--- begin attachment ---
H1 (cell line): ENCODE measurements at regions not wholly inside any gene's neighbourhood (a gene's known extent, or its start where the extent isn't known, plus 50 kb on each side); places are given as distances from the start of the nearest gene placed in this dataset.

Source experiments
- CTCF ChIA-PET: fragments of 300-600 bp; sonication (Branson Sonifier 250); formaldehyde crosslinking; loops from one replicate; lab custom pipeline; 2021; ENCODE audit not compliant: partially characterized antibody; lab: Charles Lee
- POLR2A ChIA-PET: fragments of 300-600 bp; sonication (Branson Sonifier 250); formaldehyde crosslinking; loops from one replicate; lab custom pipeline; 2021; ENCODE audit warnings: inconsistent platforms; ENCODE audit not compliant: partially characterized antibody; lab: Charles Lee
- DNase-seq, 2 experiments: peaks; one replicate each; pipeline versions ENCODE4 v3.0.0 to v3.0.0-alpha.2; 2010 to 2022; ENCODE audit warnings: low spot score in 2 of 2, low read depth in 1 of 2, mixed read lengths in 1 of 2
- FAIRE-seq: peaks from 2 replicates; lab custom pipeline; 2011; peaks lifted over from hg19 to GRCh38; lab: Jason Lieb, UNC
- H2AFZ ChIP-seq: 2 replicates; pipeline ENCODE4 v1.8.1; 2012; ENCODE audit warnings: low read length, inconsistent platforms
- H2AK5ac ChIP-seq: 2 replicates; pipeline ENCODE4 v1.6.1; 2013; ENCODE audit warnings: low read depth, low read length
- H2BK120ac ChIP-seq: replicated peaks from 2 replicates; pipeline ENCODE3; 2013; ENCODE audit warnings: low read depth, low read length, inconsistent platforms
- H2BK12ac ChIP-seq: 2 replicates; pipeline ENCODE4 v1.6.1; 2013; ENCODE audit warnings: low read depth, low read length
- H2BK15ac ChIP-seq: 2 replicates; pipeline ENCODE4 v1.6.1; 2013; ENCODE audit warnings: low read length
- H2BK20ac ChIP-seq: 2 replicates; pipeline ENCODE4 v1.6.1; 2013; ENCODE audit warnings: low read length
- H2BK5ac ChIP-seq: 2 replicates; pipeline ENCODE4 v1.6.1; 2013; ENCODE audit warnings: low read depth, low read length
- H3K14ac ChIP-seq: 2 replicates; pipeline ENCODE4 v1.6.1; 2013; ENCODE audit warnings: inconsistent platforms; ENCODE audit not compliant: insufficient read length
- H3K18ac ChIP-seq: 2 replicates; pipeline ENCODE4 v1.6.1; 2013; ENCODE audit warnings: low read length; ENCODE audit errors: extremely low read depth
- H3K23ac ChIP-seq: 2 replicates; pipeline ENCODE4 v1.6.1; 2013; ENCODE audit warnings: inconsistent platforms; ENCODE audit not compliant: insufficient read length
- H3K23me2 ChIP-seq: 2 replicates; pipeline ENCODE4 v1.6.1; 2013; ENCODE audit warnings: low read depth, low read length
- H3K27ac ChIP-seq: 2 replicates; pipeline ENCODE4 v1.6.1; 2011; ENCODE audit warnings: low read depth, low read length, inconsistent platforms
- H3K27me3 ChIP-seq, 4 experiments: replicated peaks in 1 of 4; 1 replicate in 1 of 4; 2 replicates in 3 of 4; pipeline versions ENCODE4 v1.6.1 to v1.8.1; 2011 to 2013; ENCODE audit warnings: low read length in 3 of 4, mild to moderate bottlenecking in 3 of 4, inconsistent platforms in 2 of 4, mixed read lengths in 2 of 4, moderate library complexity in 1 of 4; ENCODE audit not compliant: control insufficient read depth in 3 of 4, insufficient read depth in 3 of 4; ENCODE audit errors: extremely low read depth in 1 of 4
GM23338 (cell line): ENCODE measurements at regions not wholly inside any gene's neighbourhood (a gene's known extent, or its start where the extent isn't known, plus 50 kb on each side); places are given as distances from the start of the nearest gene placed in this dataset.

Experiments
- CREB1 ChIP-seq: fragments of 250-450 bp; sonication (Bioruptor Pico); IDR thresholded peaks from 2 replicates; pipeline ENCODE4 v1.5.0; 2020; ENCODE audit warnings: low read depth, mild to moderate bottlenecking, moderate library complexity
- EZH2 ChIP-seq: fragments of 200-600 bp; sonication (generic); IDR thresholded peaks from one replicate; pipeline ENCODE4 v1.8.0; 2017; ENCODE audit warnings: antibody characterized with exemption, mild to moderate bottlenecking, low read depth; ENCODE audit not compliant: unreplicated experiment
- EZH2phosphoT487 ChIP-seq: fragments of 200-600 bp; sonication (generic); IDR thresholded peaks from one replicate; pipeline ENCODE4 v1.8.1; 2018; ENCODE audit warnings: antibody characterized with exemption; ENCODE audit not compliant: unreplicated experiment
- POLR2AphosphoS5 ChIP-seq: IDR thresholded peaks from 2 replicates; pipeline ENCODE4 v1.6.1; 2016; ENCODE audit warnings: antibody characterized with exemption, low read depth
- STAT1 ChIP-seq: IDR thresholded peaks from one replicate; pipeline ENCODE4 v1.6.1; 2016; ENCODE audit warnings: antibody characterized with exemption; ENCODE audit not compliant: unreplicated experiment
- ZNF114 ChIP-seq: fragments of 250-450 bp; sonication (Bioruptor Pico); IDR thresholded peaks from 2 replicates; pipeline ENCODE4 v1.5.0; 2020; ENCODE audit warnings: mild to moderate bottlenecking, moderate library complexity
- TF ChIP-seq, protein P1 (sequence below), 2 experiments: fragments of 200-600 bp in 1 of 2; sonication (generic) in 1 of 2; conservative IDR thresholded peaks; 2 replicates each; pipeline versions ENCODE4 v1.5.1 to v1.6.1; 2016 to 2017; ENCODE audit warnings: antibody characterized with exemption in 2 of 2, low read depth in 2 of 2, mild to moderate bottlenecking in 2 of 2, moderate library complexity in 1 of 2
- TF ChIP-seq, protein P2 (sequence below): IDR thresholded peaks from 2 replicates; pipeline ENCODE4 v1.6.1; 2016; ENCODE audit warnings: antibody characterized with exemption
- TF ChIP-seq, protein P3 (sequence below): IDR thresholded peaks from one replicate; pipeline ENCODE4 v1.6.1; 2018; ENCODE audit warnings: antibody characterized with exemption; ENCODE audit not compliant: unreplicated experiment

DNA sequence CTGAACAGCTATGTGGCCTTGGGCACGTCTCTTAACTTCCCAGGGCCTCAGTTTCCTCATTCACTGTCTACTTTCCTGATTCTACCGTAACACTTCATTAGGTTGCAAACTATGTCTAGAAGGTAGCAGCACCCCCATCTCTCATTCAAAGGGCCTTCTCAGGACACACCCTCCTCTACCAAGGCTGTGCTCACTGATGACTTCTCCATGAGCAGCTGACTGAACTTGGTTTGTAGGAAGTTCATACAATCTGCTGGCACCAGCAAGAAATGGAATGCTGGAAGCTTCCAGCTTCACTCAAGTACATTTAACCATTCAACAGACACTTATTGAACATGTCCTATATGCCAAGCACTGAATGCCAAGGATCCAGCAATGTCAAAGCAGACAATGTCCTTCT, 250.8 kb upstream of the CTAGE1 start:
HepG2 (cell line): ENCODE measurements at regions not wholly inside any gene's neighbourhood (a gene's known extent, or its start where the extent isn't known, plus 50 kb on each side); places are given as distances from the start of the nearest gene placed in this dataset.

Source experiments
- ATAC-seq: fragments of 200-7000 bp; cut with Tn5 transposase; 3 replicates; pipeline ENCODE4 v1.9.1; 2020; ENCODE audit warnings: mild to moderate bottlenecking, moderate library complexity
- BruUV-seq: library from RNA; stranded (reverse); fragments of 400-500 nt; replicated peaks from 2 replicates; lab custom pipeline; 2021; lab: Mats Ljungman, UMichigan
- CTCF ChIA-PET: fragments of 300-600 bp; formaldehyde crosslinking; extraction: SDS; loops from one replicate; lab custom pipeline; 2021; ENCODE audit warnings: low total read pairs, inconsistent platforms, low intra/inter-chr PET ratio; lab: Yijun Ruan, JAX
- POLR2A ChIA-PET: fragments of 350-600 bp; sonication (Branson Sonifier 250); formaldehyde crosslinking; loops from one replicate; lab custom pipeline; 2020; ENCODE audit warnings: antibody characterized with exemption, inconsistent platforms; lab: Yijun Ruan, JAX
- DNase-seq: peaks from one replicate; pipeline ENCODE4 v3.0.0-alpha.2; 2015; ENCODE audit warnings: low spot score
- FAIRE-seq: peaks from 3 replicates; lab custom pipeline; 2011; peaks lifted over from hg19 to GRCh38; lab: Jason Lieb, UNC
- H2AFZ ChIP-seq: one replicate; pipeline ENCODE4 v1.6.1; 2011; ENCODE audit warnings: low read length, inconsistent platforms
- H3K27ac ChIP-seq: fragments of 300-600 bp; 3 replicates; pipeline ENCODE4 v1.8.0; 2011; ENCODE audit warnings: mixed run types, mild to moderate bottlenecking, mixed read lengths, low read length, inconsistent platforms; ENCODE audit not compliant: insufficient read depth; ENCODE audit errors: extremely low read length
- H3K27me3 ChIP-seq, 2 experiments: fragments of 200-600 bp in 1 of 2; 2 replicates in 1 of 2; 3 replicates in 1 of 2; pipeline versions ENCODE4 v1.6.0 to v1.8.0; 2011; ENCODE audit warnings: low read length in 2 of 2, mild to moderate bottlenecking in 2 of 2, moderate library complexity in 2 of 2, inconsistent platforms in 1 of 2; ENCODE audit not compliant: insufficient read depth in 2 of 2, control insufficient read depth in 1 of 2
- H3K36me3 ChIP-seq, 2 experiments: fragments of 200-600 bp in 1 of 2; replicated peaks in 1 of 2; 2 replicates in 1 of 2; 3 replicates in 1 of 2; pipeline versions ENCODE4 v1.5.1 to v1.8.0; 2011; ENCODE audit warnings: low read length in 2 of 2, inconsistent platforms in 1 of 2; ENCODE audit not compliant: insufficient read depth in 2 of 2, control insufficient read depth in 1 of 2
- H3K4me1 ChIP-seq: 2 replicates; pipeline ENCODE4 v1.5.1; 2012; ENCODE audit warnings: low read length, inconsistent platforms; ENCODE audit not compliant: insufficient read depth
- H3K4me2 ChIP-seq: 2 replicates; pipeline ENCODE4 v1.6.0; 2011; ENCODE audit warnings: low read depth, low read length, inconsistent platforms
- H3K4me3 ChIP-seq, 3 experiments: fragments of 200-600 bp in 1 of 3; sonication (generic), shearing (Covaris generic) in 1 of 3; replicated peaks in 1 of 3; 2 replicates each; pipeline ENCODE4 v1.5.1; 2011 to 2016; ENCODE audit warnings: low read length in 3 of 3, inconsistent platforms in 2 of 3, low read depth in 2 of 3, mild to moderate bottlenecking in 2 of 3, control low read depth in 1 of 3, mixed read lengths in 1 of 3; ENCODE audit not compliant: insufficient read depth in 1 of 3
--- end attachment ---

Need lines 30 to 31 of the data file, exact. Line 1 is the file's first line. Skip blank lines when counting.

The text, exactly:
- TF ChIP-seq, protein P3 (sequence below): IDR thresholded peaks from one replicate; pipeline ENCODE4 v1.6.1; 2018; ENCODE audit warnings: antibody characterized with exemption; ENCODE audit not compliant: unreplicated experiment

DNA sequence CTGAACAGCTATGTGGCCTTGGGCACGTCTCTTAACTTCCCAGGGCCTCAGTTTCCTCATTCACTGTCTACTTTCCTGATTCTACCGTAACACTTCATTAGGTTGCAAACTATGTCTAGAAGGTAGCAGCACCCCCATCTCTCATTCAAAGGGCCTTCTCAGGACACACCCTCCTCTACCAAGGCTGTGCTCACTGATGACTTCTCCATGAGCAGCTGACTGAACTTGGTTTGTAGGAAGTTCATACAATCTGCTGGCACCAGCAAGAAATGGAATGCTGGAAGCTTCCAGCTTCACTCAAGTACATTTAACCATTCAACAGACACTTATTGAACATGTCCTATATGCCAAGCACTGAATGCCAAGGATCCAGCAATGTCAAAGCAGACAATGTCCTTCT, 250.8 kb upstream of the CTAGE1 start: